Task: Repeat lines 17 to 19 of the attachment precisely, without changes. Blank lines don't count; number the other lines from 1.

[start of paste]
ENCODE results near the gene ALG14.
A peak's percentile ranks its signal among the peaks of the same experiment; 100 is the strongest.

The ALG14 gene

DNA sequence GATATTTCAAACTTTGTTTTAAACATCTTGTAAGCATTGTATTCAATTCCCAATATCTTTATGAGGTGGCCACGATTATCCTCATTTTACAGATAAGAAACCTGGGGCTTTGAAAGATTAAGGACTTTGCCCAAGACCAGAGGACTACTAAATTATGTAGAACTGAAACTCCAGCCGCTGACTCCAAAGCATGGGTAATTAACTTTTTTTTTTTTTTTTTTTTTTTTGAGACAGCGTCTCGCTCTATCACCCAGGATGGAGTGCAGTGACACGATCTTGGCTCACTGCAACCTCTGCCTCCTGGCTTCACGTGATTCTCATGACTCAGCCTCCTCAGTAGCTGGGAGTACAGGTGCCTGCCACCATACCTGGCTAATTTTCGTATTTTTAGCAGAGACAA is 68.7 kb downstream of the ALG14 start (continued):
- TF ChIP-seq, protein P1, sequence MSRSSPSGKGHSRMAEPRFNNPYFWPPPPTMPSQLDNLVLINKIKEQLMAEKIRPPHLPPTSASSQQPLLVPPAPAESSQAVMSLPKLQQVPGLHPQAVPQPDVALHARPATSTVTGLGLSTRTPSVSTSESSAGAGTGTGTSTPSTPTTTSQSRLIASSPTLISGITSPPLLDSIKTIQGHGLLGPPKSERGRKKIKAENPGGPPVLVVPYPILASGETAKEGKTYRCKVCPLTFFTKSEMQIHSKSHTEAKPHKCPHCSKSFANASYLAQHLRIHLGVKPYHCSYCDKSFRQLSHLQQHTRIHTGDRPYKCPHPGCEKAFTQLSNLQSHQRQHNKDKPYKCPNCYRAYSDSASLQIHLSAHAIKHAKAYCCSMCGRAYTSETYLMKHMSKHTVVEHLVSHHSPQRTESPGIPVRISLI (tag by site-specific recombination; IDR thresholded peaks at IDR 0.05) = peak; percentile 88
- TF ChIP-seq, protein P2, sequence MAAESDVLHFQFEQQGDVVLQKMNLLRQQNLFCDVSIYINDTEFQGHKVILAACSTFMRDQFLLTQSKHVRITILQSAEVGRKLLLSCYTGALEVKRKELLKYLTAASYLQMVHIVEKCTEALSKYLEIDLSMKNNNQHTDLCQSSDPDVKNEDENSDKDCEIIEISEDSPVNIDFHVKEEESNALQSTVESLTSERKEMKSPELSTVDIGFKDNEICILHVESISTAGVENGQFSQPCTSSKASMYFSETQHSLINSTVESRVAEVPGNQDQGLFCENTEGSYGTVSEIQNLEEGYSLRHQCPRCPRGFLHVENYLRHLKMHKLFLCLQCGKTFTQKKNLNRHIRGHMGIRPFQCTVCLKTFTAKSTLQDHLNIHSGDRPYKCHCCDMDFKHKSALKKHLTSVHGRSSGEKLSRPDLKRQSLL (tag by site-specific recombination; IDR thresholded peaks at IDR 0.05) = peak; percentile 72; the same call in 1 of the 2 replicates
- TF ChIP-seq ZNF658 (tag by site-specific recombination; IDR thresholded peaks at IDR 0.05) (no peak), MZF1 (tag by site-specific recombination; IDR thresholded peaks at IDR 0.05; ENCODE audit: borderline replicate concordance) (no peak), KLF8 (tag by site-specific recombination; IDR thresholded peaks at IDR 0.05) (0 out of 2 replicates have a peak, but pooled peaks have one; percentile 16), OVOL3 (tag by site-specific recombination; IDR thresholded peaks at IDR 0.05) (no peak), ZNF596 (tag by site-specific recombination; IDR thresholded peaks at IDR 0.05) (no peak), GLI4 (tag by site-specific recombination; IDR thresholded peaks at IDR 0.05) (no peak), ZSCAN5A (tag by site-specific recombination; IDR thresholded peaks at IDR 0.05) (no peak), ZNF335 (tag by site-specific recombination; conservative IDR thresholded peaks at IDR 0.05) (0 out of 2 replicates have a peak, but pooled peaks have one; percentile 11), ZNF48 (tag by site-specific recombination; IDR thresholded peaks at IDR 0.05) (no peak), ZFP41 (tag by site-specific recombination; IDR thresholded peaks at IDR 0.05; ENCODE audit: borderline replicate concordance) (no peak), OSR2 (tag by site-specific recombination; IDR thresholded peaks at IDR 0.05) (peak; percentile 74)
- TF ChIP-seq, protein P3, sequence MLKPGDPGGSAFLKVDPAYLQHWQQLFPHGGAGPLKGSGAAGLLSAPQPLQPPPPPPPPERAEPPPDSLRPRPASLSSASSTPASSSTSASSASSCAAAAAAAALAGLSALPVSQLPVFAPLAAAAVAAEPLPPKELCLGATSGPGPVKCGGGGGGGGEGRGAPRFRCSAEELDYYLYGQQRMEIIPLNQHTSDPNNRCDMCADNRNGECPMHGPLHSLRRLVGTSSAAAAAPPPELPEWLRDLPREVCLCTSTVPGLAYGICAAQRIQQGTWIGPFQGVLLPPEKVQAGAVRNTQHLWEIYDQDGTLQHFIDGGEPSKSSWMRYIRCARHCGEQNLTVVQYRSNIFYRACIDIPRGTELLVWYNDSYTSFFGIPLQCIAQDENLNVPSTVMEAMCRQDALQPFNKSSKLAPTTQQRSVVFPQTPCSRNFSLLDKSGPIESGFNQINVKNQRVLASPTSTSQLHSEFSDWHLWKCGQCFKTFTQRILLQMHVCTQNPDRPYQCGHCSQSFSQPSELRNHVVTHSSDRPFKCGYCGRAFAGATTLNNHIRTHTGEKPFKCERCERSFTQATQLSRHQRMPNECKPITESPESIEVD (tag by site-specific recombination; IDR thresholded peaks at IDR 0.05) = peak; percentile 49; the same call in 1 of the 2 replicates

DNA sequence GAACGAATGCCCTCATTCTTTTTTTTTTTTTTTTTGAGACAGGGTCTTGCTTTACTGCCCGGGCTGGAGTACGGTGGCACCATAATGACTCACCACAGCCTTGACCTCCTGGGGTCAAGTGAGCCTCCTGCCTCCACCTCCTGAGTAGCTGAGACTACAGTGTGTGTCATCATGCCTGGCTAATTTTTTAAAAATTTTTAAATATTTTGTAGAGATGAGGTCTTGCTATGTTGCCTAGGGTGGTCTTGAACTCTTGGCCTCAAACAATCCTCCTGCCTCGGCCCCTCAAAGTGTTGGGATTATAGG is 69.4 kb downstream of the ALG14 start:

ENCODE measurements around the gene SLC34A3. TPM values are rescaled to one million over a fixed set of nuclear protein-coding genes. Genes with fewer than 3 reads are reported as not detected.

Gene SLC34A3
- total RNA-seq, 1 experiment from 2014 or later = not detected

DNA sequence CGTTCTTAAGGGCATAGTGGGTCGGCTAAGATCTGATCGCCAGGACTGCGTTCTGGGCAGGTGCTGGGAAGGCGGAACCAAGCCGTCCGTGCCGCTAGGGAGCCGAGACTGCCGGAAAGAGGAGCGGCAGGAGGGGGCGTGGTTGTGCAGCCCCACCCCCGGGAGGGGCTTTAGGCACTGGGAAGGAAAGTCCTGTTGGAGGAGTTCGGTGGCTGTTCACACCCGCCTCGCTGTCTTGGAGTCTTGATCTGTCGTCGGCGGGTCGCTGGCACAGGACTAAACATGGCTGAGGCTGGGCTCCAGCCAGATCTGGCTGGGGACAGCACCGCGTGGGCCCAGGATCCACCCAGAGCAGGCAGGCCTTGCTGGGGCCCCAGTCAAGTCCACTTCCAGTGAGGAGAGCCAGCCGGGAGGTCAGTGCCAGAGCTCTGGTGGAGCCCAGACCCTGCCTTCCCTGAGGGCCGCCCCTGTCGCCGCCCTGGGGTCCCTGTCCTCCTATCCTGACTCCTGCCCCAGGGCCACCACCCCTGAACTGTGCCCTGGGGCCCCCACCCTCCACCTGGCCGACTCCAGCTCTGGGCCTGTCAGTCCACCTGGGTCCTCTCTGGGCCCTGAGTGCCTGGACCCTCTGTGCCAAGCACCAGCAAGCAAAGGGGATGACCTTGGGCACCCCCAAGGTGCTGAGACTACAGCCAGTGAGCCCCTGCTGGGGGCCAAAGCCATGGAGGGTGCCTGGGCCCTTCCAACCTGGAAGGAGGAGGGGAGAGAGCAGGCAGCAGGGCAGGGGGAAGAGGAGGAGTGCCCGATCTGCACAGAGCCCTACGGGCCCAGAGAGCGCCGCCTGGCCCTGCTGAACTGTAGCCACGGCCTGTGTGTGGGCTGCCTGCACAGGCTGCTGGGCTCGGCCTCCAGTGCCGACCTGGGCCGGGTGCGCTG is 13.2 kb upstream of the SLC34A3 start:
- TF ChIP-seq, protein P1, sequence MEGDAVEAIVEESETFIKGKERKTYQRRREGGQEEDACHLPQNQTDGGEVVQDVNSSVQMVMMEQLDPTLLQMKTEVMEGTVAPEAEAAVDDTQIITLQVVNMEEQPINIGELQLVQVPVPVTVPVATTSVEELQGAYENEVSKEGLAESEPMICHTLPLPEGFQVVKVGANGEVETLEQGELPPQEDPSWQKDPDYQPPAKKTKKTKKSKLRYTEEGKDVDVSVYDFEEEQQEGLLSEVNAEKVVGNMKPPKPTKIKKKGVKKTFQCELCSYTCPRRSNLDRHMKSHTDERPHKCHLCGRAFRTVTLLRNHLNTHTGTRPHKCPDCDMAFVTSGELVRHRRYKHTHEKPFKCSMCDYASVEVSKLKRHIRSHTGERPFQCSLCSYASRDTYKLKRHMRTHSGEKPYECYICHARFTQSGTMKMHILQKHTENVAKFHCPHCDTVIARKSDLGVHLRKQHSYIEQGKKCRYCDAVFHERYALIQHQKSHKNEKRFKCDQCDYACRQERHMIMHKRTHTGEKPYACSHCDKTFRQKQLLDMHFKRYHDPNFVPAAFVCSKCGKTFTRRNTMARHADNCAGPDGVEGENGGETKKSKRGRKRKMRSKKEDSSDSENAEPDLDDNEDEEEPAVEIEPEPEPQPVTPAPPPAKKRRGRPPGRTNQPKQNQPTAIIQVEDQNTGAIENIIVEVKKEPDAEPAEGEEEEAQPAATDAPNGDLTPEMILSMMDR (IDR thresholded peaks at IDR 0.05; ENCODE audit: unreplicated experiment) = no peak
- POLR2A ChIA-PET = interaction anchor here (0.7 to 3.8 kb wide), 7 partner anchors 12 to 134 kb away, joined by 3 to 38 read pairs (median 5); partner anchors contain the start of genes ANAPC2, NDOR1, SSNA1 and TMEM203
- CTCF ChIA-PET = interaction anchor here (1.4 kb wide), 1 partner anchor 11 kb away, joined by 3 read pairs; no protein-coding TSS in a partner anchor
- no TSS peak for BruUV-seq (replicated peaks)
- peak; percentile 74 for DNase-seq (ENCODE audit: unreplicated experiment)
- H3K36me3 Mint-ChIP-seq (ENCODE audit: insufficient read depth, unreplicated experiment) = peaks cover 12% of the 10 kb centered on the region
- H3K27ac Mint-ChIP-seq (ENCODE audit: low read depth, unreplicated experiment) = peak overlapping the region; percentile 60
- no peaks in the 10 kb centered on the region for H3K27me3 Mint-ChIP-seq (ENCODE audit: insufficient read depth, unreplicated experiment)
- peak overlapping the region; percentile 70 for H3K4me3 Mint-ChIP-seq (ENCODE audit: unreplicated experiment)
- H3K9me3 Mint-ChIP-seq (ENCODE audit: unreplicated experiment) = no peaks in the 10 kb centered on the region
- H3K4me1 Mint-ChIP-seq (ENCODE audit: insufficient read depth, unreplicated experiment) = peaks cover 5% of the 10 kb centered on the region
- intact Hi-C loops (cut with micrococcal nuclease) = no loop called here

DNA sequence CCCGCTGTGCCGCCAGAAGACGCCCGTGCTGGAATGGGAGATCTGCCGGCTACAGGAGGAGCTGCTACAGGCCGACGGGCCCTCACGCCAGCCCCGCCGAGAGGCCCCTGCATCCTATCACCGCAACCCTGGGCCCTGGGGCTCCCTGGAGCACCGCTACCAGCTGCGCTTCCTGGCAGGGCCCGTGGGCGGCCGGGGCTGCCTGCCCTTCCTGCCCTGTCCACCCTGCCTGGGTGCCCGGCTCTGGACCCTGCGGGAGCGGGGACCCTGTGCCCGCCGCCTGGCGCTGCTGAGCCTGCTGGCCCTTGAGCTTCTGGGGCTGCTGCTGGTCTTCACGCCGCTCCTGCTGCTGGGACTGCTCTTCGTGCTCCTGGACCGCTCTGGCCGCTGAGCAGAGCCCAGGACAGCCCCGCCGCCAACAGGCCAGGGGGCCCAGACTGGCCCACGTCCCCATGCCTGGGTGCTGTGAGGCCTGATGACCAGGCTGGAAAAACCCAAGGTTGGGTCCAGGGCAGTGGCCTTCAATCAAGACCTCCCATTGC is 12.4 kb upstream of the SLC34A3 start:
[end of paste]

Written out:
- no TSS peak for BruUV-seq (replicated peaks)
- peak; percentile 74 for DNase-seq (ENCODE audit: unreplicated experiment)
- H3K36me3 Mint-ChIP-seq (ENCODE audit: insufficient read depth, unreplicated experiment) = peaks cover 12% of the 10 kb centered on the region